Prepping for the Intermediate

Although I enjoy using 10W and can make enough contacts, the thought of getting my intermediate was a scratch I couldnt stop wanting to itch.

So I have booked.a weekend class and exam. I’m now using my commute time to study the Intermediate Study Guide, which I have to say is very accessiable and whilst a step up from the foundation, its the right level of challenging.

I’m looking forward to being able to operate on 50W of power (which seems huge to me right now, given I’m on 10 and less usually !). One requirement of the intermediate is to build a radio related electronic device to show practical skills.

I haven’t done any ‘proper’ kit building since my teens, probably whilst at secondary school. So I thought it best to practice first on a interesting kit, and make sure I build up my skills/knowledge.

I ordered the KKmoon Multifunctional Transistor Tester from Amazon which looked challenging but not impossible. I also made sure i had the best chance of sucssess and got a few helping things.

The BURNTEC PCB Holder Clamp, at just shy of 8 quid has been fantastic. Having only used a ‘helping hands’ before, I found this to far superior in bouth build and the ability to flip the board over. It really is a good piece of kit, being both strong and easy to build/configure for various size boards. I think the biggest it would do would be around 7 inches, plenty big enough for type of projects I’m doing currently.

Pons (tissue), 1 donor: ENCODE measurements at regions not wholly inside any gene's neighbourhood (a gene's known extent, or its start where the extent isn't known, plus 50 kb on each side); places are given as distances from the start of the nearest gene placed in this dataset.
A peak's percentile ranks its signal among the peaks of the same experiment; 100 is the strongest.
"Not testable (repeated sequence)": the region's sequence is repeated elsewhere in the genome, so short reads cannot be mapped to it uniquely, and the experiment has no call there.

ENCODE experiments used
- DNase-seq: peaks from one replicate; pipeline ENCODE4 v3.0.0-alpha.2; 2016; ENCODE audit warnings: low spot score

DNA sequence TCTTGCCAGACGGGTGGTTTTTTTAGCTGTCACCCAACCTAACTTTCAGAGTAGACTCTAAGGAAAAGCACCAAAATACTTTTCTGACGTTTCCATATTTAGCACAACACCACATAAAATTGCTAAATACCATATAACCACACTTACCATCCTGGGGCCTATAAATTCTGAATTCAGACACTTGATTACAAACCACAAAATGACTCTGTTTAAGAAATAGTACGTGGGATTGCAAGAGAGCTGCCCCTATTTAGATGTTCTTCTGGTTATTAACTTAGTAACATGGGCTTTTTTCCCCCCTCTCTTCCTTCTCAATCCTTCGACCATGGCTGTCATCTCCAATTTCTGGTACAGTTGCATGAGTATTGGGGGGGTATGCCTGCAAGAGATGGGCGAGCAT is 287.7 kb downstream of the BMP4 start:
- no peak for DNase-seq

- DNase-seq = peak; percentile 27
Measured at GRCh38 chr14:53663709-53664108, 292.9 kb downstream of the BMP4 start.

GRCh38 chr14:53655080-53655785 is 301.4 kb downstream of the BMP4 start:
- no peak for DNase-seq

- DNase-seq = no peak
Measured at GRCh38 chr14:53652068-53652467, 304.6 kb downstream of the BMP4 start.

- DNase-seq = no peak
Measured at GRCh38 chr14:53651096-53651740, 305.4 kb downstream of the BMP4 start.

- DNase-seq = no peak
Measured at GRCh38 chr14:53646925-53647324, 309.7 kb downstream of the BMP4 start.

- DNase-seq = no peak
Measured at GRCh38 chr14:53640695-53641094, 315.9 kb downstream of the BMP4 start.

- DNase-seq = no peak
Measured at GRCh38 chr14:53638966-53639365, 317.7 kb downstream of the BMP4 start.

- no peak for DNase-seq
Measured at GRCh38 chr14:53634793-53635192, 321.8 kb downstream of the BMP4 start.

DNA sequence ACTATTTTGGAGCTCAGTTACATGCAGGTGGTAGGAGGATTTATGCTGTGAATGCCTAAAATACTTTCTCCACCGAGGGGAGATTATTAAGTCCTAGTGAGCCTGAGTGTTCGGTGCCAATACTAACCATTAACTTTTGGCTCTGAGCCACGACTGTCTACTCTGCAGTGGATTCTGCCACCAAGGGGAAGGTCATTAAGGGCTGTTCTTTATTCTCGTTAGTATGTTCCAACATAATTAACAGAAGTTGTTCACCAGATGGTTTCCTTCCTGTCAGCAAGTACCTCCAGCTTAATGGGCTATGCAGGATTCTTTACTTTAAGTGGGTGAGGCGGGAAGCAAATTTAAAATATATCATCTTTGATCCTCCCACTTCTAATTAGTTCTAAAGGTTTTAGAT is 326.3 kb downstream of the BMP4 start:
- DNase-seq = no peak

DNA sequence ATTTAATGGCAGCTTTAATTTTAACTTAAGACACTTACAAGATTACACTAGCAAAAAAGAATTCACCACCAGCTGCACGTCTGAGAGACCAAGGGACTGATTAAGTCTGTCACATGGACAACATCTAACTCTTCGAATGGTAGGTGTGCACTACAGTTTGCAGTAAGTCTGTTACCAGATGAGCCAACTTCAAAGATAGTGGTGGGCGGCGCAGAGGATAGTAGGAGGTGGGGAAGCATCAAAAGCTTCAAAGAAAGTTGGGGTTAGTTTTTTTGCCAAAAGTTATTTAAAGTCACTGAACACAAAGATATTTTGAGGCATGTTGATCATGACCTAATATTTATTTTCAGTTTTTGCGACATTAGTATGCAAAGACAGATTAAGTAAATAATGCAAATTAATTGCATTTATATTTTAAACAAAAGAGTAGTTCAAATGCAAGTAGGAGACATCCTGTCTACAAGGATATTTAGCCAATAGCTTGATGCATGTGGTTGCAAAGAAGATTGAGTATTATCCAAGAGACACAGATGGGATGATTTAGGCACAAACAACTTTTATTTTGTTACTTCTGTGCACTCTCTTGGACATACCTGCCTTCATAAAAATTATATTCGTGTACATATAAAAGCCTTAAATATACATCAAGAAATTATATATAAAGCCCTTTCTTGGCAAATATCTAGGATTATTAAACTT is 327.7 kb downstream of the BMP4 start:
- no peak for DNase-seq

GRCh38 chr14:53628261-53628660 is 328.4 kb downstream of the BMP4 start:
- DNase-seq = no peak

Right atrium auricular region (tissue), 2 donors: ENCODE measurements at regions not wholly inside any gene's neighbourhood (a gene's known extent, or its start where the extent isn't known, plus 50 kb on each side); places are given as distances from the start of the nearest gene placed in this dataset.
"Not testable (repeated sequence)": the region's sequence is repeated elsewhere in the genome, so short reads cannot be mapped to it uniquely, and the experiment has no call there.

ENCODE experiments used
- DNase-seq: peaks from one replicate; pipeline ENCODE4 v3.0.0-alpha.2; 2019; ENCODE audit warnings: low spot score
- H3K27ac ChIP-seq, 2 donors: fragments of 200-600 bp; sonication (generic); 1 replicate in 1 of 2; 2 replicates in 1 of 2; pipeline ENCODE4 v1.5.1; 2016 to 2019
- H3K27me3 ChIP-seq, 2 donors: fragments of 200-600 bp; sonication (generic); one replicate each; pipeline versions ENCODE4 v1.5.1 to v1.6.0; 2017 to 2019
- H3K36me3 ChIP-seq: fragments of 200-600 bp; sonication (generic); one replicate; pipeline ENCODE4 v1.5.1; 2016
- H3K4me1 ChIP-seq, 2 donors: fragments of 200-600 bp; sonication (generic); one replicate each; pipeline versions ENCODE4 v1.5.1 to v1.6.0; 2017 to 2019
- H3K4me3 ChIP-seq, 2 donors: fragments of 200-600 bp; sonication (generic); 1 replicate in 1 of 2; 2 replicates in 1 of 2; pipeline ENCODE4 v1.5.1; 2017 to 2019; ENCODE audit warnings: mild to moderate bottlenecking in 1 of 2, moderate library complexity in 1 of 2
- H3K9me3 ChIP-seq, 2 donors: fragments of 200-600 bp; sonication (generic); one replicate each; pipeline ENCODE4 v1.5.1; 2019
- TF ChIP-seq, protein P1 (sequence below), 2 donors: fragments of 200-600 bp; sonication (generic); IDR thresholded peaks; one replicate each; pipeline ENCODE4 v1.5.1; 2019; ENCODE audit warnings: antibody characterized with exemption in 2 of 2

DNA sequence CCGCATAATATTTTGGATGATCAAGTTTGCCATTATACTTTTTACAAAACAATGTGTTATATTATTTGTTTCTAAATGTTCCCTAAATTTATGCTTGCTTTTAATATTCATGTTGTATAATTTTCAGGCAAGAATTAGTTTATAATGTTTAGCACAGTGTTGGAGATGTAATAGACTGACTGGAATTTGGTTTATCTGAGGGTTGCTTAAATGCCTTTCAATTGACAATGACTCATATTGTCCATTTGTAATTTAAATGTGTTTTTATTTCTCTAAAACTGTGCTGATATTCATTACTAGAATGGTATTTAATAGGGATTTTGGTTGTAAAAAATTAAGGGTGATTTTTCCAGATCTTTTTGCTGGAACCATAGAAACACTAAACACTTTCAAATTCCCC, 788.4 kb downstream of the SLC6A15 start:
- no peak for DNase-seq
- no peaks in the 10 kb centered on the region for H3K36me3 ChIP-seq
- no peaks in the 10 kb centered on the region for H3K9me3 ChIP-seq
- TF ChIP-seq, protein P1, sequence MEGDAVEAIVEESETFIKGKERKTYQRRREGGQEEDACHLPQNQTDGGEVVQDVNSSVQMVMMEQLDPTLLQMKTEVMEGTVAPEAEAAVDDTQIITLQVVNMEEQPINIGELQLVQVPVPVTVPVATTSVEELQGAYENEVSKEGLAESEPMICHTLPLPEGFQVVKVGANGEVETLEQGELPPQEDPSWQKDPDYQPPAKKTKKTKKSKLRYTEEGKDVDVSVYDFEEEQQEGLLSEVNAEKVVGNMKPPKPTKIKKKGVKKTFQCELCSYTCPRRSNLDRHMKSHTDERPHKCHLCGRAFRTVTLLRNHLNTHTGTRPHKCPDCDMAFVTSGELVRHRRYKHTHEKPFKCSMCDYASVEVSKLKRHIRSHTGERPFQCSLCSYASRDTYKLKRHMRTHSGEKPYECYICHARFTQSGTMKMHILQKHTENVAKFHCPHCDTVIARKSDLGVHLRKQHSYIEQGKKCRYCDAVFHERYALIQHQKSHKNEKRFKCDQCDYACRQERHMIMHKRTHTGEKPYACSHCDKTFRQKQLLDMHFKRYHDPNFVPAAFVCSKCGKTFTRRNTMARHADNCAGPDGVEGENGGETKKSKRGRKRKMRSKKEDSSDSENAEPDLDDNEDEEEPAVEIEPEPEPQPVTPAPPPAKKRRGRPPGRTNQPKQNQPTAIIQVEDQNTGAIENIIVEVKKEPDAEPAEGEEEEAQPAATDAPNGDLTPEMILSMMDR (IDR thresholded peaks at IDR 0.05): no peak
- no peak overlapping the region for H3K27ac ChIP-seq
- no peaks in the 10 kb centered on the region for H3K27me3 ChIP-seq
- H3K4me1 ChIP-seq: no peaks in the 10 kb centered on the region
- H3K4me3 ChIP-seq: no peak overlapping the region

The YOCTOSUN Hands Free Magnifier with Two LED Light has been great for working on the very small parts. As I already glasses, this fitted over everything really well and illuminated the parts perfectly. The strongest magnification has a bit of distortion on it, but otherwise the magnifer combinde with the clamp holder make a far superior fabrication process than the classic ‘helping hands’.

I set about soldering the resitors in first, then checking them all with a voltmeter for the correct levels, i.e. 1) i had read them correctly and got them in the right place 2) they worked. Which amazingly they did. Bouyed on by the resitors i carried on with other components.

Whilst the instructions are sparse, they are practical, giving the best order to put the components in, and also including the direction of how to place them. I did have to google a couple of components (diodes) to verify the right component, but otherwise the electronic build instructions were good.

For the transistors I used a crocodile clip to attach to it so it would draw the heat away from the component. It was funny using a skill i hadnt used for so long again !

I competed soldering everything in, and I think as i progress, the soldering does get better. A friend has pointed out some which could be improved, but this was my first time in quite a while. Overall I was happy with the results.

After about 3 hours of building i got to testing, and amazingly it worked first time ! I did have to fettle the display port a little (i.e. wiggle it a bit) to get into the case, but everything did fit and it worked perfectly.

I am very happy with the practice I got and now have a working test unit for various components.

I’m looking forward to building my ‘Kanga DX Direction Conversion Kit’ which whilst still looking challenging, isnt quite as scary as before completing the mutifunctional tester.